3M Co., Chemours Co., and DuPont de Nemours Inc. testified before Congress on PFAS for the first time.
The U.S. House of Representatives’ Committee on Oversight and Reform held on September 10 a second hearing to examine the history of the science behind the health risks associated with PFAS, and what corporations knew and when they knew it.
In the hearing, “The Devil They Knew — PFAS Contamination and the Need for Corporate Accountability, Part II,” attorneys and representatives from corporations with per- and polyfluoroalkyl substances (PFAS) in their products fielded a range of questions from the subcommittee.
It marked the first time 3M Co., Chemours Co., and DuPont de Nemours Inc. testified before Congress on PFAS. The first hearing held on July 24 yielded no corporate representation other than Glen Evers, president of IS2 Consulting and a former research scientist at DuPont.
Throughout the hearing some members of the House committee grew frustrated with the manufacturers trying to deny the risks of PFAS chemicals and avoiding liability for cleanup.
When pressed by the committee on whether PFOA (perfluorooctanoic acid) and PFOS (perfluorooctane sulfonate) should be considered “hazardous substances” through CERCLA Section 102, known as Superfund, only one manufacturer representative, Daryl Roberts of DuPont de Nemours, agreed.
Roberts also said DuPont de Nemours supports the finalizing of the National Defense Authorization Act of 2019, which, among other things, sets a timetable for the U.S. Environmental Protection Agency to establish a national drinking water standard for PFOA and PFOS.
In addition to PFOA and PFOS, Roberts said there are “22 other bio-persistent substances” that need examined.
Subcommittee on Environment Chairman Harley Rouda (D-California) said DuPont appeared to be shifting its liability for cleanup by its merger with Dow Chemical Inc. in 2015, which prompted the Chemours spinoff. As of late June, Chemours called DuPont’s clean-up estimates “spectacularly” off for the cleanup of chemical discharges into waterways near Cape Fear, North Carolina. DuPont estimated Chemours would have to pay $2 million, but Chemours later learned it is likely to be $200 million. In a statement, DuPont said the companies’ responsibilities were laid out in a 2015 spinoff agreement and requested the judge dismiss the case and send it to an arbitrator to decide.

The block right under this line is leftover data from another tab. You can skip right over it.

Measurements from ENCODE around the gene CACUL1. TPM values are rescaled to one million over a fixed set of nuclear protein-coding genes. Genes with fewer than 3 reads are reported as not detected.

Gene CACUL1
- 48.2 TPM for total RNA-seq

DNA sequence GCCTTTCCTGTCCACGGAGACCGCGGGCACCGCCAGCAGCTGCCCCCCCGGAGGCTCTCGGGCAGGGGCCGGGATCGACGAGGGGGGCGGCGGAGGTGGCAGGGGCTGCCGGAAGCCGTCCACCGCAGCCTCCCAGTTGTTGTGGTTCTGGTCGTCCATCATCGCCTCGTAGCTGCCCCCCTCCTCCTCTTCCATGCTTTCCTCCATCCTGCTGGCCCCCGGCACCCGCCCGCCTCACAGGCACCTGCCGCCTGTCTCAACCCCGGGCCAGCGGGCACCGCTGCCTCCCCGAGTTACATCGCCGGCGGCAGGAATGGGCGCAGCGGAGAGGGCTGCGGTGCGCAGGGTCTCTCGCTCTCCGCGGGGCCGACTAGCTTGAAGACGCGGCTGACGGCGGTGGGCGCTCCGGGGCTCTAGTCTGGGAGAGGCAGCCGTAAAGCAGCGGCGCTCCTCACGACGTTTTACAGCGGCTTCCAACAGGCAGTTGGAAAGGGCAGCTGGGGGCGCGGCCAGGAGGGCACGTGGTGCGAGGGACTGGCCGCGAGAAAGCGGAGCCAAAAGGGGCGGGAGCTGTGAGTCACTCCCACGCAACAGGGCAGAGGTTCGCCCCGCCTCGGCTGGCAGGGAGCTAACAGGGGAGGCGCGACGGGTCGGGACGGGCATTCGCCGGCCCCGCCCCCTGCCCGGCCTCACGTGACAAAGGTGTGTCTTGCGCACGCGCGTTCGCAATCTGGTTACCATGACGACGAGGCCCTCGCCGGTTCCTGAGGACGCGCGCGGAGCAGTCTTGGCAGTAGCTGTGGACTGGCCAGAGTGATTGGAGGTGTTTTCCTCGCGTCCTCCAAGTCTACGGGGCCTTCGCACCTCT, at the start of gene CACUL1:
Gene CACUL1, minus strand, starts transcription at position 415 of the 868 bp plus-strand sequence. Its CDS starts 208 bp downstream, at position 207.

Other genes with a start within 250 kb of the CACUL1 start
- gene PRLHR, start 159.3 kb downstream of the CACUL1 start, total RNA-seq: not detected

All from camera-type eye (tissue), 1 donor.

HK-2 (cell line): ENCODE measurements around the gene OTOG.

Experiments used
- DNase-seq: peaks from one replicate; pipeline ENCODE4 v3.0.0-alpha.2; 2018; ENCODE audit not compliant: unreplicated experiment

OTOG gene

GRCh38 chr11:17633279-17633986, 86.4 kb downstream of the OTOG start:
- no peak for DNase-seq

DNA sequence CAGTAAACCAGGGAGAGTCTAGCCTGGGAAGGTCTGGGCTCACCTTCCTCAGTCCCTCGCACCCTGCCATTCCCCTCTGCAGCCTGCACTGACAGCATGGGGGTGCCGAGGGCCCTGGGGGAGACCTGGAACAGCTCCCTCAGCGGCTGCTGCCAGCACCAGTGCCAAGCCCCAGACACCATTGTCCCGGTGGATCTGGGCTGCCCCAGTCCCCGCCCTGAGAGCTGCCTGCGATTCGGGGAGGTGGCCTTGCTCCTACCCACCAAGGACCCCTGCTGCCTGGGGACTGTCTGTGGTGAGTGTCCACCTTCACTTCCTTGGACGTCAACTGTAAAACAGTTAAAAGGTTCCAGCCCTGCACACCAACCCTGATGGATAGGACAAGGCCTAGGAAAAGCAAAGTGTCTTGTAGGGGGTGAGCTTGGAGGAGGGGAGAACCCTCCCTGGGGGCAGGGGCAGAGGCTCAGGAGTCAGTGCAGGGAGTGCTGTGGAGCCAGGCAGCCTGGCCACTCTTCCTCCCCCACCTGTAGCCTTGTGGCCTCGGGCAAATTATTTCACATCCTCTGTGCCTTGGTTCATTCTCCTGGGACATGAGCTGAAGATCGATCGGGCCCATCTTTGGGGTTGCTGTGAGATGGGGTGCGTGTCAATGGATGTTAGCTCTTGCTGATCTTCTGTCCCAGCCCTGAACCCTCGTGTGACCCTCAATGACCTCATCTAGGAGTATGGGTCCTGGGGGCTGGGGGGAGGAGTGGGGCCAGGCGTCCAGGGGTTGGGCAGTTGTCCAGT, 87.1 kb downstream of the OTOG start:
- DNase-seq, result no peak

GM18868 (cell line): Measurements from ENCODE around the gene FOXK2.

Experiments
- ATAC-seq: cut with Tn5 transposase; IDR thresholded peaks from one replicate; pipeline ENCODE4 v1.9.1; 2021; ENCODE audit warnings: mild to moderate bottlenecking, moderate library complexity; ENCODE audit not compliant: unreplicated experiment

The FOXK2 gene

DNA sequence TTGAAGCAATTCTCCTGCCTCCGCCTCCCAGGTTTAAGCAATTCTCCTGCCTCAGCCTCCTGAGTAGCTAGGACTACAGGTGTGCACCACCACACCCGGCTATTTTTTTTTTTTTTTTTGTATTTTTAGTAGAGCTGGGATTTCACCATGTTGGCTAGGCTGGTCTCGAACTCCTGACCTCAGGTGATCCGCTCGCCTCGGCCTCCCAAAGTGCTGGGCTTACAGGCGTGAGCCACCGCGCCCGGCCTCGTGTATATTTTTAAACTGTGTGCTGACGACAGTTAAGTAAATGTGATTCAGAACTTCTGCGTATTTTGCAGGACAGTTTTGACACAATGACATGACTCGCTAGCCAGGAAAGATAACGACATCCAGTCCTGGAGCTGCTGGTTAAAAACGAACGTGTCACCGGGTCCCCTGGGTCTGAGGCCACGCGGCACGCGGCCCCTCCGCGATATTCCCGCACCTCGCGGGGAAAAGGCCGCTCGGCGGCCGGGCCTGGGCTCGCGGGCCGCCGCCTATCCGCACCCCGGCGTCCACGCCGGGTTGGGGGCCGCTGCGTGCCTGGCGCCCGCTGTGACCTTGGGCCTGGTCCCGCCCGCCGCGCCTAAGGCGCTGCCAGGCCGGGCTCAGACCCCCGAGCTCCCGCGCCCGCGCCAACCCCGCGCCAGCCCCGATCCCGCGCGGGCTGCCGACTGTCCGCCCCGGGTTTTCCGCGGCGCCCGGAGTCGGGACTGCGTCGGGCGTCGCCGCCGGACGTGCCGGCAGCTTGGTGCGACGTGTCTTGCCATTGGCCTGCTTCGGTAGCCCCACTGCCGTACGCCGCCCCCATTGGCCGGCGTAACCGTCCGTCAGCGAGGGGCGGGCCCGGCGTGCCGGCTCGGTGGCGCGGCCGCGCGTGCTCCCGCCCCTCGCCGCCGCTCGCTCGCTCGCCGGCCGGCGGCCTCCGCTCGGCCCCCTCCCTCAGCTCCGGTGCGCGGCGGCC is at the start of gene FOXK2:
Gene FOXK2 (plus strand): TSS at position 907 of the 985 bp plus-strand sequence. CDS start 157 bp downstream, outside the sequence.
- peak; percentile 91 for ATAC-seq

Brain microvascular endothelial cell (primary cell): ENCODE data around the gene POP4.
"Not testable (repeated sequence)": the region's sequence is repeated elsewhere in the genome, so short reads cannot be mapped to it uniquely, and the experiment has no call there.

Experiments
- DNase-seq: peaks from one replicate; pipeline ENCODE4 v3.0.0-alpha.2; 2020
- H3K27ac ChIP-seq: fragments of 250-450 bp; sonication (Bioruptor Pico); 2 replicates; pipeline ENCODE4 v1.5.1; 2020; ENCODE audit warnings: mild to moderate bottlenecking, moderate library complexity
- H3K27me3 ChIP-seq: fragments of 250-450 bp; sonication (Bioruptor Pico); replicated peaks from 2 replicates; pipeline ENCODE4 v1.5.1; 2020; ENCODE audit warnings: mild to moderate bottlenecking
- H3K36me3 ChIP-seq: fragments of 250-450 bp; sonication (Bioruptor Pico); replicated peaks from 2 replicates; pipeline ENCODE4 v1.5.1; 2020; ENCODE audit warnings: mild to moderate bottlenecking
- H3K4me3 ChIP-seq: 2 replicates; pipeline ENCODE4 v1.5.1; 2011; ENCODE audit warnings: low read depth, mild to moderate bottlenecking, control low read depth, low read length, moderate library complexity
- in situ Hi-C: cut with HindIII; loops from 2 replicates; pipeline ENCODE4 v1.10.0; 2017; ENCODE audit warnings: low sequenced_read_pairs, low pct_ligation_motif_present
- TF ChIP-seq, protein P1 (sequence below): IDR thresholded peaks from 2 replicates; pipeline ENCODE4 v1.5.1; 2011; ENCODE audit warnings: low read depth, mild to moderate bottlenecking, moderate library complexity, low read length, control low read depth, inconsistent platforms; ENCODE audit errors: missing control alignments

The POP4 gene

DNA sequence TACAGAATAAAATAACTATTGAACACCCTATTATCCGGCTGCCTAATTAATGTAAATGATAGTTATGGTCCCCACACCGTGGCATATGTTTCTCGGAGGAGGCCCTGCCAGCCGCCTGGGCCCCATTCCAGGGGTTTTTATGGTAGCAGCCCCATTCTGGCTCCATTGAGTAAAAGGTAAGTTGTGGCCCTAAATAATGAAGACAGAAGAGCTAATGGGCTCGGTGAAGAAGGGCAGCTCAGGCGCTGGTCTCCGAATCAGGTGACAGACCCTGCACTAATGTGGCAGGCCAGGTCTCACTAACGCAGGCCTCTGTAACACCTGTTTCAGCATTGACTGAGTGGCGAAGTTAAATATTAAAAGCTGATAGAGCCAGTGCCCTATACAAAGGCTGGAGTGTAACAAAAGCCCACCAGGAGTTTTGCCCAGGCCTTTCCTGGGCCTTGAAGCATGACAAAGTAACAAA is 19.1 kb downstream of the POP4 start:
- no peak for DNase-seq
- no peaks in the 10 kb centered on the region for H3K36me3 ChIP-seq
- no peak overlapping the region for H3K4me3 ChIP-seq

Rouda also referenced a bill he introduced on May 8, H.R. 2570: PFAS User Fee Act of 2019. All three corporate representatives said they would be willing to discuss the bill with Rouda in the future. The bill would establish fees for the manufacture of PFAS. The amount of the fees would total $2 billion each year. A PFAS Treatment Trust Fund would be created from the fees collected to pay for ongoing water treatment costs associated with contamination from PFAS and other purposes.
The first panel of the hearing included testimony from Robert “Rob” A. Bilott, J.D., of Taft Stettinius & Hollister LLP; Lori Swanson, former attorney general of Minnesota; and Matthew Hardin, Greene County, Virginia, Commonwealth attorney. Due to Bilott and Swanson’s litigation, DuPont and 3M’s knowledge of PFAS dangers has emerged.
Bilott, the keynote speaker for NGWA’s PFAS Management, Mitigation, and Remediation Conference in June, brought the very first PFAS environmental exposure case to the forefront in 1999.
Click here to watch the hearing.